For about a month now, I’ve been spending time outside London jobcentres with the Kilburn Unemployed Workers Group talking to people who are signing on about their experiences with JSA, sanctions and jobcentres. Last week, we went back to Kilburn. Recently at the jobcentre, we heard from one man who said he’d been sanctioned for several months. He was furious and screamed that he was “going to come back with a fucking hammer.”
I asked him if he wanted to talk about the sanction and he told me to fuck off. “Why the fuck would I want to talk about it?” he yelled as he disappeared towards the high street. Which was fair enough. I wouldn’t want to discuss a months-long sanction with some old blogger with a notebook. I’d want someone to fix the sanction. Who wouldn’t. I give you this as an example of the sort of fury and desperation that this vicious JSA sanctions regime generates and to put it to you that there’ll be more of it when conditions for JSA become even more demanding.
Doubtless, that’s the government’s plan – to push people on JSA and jobcentre staff to breaking point and then to sit back and enjoy the fallout. Personally, I can’t believe that people who are out of work are being targeted so viciously. It is not actually a crime to be unemployed. It can happen to anybody. The system ought to stop you from falling – not shove you until you do.
I hope some worthy or other out there is taking note of all of this. People are under serious stress here and someone needs to move on it. Stop cutting people’s money off. Stop it now.
At the most recent session, I spoke with:
Bruce*, a support workers in his 40s. He was furious because he’d actually found himself a job (not through the jobcentre), but had been signed off by the jobcentre a couple of months before he was due his first paycheck. He was still trying to sort out problems with fares and travel costs.
“[At my signing on appointment], they said “are you looking for work?” and I said “No, I’ve just got a job. They said “okay, we’ll sign you off then.” So they signed me off a couple of weeks before I was supposed to start work. This was at Christmas time. So I had no money for weeks and then I tried to explain to them that I was not going to get paid until the end of the month either. So I tried for a welfare assistance payment, but they said – “you’re not getting that, because you’re not signing on.” Then they stopped my housing benefit, because I wasn’t signing on and everything, so it was like – fantastic. They were giving me no help with my fares or nothing.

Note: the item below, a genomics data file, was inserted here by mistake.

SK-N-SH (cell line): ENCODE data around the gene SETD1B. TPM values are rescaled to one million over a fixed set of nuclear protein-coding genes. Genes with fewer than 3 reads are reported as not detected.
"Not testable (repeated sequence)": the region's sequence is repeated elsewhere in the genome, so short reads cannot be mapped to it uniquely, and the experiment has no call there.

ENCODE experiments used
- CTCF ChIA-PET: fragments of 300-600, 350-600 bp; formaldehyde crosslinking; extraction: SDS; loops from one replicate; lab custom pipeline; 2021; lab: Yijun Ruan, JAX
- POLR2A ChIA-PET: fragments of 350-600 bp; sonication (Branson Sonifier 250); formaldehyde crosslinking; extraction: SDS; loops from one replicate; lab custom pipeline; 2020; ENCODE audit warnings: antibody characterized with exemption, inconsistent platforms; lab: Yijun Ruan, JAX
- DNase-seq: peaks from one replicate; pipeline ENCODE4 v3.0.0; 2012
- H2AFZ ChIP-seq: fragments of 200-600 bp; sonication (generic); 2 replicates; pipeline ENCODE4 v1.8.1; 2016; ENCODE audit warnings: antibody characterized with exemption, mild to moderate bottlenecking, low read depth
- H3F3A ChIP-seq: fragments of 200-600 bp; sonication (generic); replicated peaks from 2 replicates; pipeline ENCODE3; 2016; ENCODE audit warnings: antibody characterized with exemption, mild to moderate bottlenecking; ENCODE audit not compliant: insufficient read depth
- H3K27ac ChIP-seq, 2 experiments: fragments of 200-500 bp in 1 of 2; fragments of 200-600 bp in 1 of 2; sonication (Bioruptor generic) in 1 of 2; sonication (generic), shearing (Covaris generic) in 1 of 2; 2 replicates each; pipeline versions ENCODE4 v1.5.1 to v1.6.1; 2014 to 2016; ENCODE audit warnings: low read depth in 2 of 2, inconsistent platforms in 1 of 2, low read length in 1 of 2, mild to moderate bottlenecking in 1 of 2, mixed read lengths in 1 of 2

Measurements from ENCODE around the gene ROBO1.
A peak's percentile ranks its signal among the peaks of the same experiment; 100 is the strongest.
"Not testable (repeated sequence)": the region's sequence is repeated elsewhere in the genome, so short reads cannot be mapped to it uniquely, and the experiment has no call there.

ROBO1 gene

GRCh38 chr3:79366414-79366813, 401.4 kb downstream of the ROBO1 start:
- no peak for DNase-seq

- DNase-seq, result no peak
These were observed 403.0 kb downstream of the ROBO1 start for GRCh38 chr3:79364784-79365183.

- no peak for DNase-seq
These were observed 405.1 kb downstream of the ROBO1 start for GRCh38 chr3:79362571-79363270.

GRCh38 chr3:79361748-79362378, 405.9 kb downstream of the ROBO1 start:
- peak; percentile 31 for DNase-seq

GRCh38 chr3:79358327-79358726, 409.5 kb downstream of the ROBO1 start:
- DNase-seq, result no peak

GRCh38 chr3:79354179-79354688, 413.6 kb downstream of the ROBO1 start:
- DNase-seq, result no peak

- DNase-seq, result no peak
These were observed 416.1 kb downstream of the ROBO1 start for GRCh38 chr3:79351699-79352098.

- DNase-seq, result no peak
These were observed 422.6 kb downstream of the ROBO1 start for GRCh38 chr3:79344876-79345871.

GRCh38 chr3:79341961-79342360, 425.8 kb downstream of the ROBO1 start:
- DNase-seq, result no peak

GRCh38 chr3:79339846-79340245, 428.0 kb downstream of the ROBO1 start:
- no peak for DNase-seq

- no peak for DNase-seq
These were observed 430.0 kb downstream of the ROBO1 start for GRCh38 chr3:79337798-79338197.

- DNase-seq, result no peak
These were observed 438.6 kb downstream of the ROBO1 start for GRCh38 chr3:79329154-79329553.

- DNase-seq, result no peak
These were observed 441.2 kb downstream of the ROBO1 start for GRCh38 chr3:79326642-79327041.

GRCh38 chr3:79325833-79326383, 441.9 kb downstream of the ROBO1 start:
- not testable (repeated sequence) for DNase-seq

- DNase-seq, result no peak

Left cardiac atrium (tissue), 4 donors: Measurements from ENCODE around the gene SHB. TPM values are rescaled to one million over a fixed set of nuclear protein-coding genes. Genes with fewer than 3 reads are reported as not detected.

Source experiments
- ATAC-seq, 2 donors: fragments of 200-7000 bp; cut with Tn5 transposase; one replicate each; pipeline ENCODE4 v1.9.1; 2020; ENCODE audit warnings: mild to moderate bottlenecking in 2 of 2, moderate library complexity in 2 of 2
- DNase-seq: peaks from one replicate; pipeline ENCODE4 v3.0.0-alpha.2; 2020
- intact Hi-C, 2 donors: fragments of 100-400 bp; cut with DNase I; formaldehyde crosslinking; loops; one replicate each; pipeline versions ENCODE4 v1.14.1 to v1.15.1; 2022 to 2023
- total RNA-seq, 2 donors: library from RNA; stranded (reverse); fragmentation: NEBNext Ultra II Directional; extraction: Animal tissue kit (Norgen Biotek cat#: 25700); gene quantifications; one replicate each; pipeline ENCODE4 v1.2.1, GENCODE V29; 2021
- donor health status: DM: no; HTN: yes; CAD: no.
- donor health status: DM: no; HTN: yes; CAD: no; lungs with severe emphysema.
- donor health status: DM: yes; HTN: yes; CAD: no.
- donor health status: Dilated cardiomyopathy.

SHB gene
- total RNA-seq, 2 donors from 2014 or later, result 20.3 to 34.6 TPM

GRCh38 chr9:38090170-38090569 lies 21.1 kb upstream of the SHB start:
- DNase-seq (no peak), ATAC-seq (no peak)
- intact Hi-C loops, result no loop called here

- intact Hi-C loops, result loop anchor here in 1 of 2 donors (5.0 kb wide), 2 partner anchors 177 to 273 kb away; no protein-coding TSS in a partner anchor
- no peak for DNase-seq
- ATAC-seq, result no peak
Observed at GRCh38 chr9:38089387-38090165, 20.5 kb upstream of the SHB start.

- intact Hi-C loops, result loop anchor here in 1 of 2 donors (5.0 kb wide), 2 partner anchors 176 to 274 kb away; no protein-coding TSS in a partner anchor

“Because I’ve been waiting for this job to sort out and waiting for my CRB checks to come through, they sent me on this stupid course at Wembley. It was just a two week thing – a waste of time. They teach you how to stick a piece of paper back together as a teamwork thing. I paid the fares myself. They said they’d reimburse me, but they lost the form and everything so I had to pay for it. It was a waste of my time going there. They said I’d get certificates for it. Waste of time. I said there’s no way I’m putting that on my CV. You’re having a laugh.
“I signed on for six months was made redundant. I moved up here [to London] thinking I’d get more work up here. It’s just been a nightmare really.
“Over that time, I borrowed with loans. Paying that back – it’s going to take another year or so to get out of it. They just like screwing you in to the wall. They don’t do anything when you get a job.
“They sent me on that stupid course and then promised me the work programme after it. You pay into this [system for help if you lose your job]. Some of the people in the jobcentre are all right, but as soon as you question them… they did threaten me with sanctions, because one of them couldn’t read my writing. They said – “that’s not good enough. If you do that again, we’ll sanction you.”
“I’m working and I still struggle. I had to ask if I could get paid in advance as soon as I started work.”
Next, I spoke to a woman who was in her 40s. We’ve met a number of times now. She used to be a factory worker and has signed on for several years. Last week, she was concerned about a letter that she had received which said that she must attend a meeting at the jobcentre in a week. The letter didn’t say what the meeting was about – just that she must attend and bring bank statements, and evidence of savings and earnings. She also had a letter which called her to training sessions with work programme provider Seetac. The sessions were for assertiveness training and things like that. It was a little difficult to see how she or anybody would fit a meaningful job search around all of that. She had folder stuffed full of paper.
“At the moment, I have to sign on every two weeks. If I wants to see my disability adviser, I have to come in for that as well. One time, I had an appointment with my disability adviser and one time I had to sign on two or three times in a couple of weeks. Now, I have to go to this work programme and this meeting.” She seemed bewildered.
*Name changed. I’m not putting names up at the moment in case people are sanctioned.